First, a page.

By Anne Mitchell
“I’m coming to Cincinnati to visit. What restaurant should I try?”
I see people ask this question again and again on national websites like Chowhound or Eater, and the reply is always, “Skyline and Graeter’s — that’s Cincinnati!” Well, yes, they are. But is that really Cincinnati now? It’s like saying that you should go to New York and have a Gray’s Papaya hot dog. They’re iconic, but they can’t begin to tell the story of New York’s dining scene.
As we wrap up 2012 in Cincinnati, we’ve got a helluva story to tell — and some bragging to do. I write about drinks and dining, and I can’t even get around to all the new places that are opening. The way our food scene has taken off, there are so many destinations to devour that maybe you should save Graeter’s for a cone on the way to the airport after visitors have put on their comfy elastic-waist traveling pants and are groaning that they can’t eat another bite.
A few years ago when I wrote an end-of-the-year wrap-up, I whined that we didn’t have a variety of international restaurants. This has really changed. Someone stumped me recently by asking if I knew of any Norwegian restaurants here. I don’t think so. But when you’ve got Facebook fans anxiously awaiting the opening of a place that’s serving fertilized duck eggs, then you’ve got an adventurous international dining scene.
Even if balut is not your bag, we’ve got something else that you’ll love. We’ve got a bigger, better locavore scene. We’ve got new gastropubs, the exploding Gateway/OTR destination and the trendspotters and Tweeters who’ll lead you to them. Let’s look back — and ahead — at the significant eats and drinks around us.
Slap Your Mama Moments
My personal best bites for 2012 are a pretty eclectic bunch. These aren’t in any particular order, they’re just moments that made me say Mmmm.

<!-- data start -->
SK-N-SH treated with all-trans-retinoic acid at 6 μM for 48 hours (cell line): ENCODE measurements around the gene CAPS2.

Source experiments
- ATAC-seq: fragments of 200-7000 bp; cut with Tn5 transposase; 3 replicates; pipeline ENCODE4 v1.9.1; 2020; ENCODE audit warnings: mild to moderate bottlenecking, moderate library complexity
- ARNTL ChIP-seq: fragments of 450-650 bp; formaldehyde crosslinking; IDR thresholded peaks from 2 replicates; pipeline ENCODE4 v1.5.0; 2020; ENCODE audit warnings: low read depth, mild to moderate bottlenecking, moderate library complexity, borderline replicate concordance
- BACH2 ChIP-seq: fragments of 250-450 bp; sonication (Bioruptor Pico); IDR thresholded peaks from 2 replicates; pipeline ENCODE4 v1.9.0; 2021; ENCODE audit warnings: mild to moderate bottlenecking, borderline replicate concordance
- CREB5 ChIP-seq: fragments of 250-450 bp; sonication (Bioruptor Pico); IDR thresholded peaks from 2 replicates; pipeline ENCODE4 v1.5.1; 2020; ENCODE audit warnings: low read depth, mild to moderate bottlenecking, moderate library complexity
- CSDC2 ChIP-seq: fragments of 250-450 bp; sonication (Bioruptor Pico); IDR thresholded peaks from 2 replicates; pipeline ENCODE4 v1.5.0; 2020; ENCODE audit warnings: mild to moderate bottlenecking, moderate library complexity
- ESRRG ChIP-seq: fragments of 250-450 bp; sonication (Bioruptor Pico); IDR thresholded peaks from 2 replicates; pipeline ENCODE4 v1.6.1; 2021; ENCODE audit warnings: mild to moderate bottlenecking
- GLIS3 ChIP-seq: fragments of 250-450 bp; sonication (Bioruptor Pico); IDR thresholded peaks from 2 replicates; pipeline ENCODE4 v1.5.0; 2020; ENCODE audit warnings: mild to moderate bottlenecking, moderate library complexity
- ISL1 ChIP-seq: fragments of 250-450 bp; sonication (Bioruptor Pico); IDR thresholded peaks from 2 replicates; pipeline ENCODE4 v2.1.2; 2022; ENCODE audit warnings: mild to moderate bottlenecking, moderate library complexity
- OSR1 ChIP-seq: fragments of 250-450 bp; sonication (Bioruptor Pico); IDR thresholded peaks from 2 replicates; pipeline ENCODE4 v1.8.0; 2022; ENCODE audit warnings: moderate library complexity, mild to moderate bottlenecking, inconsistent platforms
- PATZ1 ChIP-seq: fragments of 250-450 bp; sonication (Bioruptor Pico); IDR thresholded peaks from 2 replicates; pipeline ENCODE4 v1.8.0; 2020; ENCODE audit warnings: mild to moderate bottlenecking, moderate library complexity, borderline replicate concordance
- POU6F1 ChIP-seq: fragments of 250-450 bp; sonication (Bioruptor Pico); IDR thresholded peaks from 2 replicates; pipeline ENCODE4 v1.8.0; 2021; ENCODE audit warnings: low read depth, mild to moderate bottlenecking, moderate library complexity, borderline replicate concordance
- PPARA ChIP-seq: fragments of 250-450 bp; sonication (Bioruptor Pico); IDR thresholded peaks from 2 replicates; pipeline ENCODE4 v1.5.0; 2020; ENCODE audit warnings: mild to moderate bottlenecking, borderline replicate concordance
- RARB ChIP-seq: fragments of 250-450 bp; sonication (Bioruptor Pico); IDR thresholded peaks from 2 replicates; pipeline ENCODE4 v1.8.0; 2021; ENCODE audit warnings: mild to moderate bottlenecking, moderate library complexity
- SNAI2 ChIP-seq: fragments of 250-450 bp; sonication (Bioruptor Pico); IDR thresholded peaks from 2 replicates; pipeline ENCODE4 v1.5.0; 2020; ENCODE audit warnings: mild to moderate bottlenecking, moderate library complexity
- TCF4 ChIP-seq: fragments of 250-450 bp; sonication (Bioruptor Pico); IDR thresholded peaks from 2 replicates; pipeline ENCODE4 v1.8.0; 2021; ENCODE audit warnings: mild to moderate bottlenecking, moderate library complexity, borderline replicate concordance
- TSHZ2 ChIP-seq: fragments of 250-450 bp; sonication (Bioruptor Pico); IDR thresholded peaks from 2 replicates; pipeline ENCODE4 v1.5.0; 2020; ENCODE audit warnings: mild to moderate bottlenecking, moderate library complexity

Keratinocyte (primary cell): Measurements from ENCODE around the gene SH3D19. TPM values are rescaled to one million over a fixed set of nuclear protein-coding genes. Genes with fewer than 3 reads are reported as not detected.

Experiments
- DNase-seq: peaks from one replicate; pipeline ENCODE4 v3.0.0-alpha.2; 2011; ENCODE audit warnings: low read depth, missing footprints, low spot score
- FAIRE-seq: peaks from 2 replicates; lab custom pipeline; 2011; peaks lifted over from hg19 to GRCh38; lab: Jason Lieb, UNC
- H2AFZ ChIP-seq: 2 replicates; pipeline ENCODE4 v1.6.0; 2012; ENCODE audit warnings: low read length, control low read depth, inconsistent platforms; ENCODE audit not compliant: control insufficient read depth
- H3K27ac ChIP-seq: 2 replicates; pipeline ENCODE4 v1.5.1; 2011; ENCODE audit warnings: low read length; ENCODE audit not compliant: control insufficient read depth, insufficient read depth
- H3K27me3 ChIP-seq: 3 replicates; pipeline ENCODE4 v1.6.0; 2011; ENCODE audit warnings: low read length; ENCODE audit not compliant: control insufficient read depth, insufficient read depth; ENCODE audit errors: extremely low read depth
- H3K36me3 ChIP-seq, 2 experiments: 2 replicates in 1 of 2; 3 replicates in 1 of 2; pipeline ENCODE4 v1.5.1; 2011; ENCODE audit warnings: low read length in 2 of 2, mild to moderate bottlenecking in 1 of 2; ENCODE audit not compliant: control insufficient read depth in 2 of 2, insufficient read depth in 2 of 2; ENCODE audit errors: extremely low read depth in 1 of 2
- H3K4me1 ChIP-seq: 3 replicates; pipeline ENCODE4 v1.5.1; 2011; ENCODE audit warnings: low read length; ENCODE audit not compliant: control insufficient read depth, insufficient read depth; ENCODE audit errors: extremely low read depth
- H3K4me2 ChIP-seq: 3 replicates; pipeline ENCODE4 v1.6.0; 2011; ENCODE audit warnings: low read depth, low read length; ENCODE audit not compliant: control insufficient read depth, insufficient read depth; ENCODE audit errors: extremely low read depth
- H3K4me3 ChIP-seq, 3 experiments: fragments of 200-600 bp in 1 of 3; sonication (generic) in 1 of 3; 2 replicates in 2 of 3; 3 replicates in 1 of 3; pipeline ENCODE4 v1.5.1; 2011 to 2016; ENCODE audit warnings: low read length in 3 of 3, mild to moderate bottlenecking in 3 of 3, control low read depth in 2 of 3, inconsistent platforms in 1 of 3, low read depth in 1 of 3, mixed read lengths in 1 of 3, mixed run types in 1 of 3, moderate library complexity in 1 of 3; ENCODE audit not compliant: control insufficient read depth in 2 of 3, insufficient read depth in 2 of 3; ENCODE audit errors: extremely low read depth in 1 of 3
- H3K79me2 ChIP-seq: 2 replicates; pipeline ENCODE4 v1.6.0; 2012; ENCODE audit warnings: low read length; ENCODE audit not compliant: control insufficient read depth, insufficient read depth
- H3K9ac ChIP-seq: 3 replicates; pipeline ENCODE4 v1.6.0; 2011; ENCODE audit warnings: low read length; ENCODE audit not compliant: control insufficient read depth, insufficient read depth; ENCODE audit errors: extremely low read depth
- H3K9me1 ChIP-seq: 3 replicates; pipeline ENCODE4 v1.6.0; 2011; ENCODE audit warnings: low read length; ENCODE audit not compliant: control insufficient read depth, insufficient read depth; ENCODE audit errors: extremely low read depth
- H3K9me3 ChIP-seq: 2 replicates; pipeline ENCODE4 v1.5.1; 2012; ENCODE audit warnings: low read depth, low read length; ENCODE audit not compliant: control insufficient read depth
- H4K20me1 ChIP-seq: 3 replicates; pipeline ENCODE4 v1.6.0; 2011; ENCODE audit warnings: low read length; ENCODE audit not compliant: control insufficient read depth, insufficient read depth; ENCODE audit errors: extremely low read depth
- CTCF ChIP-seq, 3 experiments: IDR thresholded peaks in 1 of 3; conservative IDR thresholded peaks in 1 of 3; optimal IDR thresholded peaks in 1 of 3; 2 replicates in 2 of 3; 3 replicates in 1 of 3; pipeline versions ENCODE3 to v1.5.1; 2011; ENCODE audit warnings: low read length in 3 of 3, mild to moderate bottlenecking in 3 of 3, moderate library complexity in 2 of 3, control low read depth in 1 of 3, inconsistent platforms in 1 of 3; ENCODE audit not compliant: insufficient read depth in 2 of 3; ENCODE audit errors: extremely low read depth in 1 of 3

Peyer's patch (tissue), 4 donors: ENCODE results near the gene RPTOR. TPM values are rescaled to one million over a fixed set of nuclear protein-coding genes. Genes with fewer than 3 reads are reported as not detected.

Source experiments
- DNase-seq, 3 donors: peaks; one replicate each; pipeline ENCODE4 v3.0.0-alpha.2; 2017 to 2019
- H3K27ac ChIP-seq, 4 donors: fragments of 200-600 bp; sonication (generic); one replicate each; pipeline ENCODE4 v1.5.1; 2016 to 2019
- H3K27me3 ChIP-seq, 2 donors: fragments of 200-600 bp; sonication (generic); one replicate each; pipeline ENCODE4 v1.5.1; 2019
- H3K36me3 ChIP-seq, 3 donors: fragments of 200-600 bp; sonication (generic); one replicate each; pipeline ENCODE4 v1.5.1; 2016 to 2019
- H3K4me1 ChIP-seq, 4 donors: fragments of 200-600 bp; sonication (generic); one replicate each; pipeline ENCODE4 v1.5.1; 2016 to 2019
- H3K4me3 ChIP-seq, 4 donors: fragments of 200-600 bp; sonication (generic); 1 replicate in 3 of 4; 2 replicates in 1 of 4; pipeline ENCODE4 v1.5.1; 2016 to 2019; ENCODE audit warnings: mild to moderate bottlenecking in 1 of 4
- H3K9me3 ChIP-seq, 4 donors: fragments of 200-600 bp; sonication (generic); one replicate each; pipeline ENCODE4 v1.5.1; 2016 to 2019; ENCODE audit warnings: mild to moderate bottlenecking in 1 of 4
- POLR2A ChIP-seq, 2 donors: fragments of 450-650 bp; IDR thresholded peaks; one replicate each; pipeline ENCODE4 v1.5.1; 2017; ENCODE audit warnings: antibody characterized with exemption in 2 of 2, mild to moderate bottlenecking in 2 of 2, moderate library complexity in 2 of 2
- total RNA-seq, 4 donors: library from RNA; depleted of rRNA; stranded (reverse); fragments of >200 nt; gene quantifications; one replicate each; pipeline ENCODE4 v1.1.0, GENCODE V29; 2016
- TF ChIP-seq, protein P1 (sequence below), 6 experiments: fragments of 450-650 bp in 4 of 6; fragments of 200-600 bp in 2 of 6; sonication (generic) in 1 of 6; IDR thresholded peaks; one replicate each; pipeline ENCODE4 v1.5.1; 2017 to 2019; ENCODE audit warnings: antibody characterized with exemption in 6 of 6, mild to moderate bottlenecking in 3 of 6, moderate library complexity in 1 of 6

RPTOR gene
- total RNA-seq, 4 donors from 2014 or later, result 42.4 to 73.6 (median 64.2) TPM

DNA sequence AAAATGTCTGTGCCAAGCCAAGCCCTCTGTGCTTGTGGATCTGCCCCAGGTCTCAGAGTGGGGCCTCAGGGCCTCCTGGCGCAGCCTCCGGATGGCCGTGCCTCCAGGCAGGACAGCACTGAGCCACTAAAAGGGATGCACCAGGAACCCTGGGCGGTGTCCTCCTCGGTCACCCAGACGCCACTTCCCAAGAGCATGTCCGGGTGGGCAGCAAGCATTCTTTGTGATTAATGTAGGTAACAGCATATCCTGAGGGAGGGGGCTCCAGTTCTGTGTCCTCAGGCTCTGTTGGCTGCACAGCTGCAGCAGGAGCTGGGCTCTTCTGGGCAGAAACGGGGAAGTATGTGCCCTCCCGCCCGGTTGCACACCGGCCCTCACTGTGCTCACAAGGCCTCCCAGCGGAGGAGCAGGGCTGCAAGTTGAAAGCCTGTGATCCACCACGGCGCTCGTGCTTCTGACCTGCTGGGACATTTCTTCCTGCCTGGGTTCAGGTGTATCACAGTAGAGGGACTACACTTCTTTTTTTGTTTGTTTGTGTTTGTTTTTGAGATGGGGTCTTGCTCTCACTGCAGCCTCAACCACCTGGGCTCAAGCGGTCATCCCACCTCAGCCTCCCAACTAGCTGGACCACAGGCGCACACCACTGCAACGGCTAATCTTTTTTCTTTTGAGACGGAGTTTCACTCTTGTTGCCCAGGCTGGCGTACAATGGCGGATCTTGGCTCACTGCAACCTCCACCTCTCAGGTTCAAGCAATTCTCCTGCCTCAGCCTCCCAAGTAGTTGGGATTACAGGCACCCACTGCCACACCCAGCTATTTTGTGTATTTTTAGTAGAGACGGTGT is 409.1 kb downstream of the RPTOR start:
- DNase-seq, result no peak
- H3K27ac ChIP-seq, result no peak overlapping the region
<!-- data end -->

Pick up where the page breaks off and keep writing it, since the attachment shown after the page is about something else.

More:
Babushka Pierogies at Findlay Market: These butter-sautéed morsels are my top comfort food of 2012.
Soft-shell crab at The Anchor-OTR: The fact that I shared this fat, tasty crab with someone is probably more significant than it if I had told her my PIN and handed her my bank card.
Torched Marshmallow Sundae at Hello Honey: Would I be giving a bad example to youngsters if I admit that I skip lunch every once in a while and eat this instead?
Mahogany’s Trotter: This meaty shank bone was the best thing at Taste of Cincinnati this year, hands down, and I have not been able to find it again since. If they had it on their menu at The Banks, I’d have to get a frequent dining card.
Salted Caramel Brownies from Queen City Cookies: If pastries could be superheroes, these would wear capes. Their powers for good are amazing.
The Horse’s Neck at Old Kentucky Bourbon Bar: OKBB’s respect for Kentucky’s most treasured export knows no bounds. This cocktail showcases it just fine.
The explosion of eateries and drinkeries in the Gateway/Over-the-Rhine district is just incredible. In 2012 alone, we added Bakersfield, The Anchor, 1215 Wine Bar & Coffee Lab, Kaze and Quan Hapa; Mayberry moved in, and Collective Espresso started to brew.
What Daniel Wright started with some glorious street food at Senate has become a sensational success. When the weather’s nice, you can start the evening with a cocktail on Main Street and keep eating and drinking your way west until you end up at Washington Park — but only if you pace yourself. There are so many stops along the way!
Local Makes Good
The locavore movement starts to make sense when you see local produce and local products show up on local menus. Even if it’s Klosterman buns at Frisch’s, that’s good. But when it’s hot dogs from Avril Bleh Meats at Senate, or Napoleon Ridge Farm’s lamb at Local 127 and their baby veggies at Bouquet, then that’s even better.
Why? Because that makes local sourcing sustainable. As much as I want to think that the pound of spring peas I pick up at the farmers market will keep that farmer growing, it’s not enough. The tipping point, the point of economic viability, comes when they’re supplying someone who uses a lot more peas than I’m ever going to eat. Farmers like working with chefs to see the creative ways their products are used, and it’s great for both the restaurant and the farm when they talk each other up.
Can’t hurt the consumers, either, when the cook and the farmer are both staking their reputation on ingredients that are fresh, safe and top quality. For a start, read menus for ingredients from Napoleon Ridge, Carriage House Farms, bread from Shadeau and Blue Oven bakeries or distilled spirits from Woodstone Creek or OYO. To learn more and support the local sourcing trend, check out Cincinnati Locavore, Edible Ohio Valley, the Central Ohio River Valley Food Guide and Slow Foods Cincinnati.
Tacos Every Day
Taco Tuesday has been transcended. There are now taquerias enough for every night, and that’s no bad thing. The year kicked off with the opening of Bakersfield, where I had one of my favorite cocktails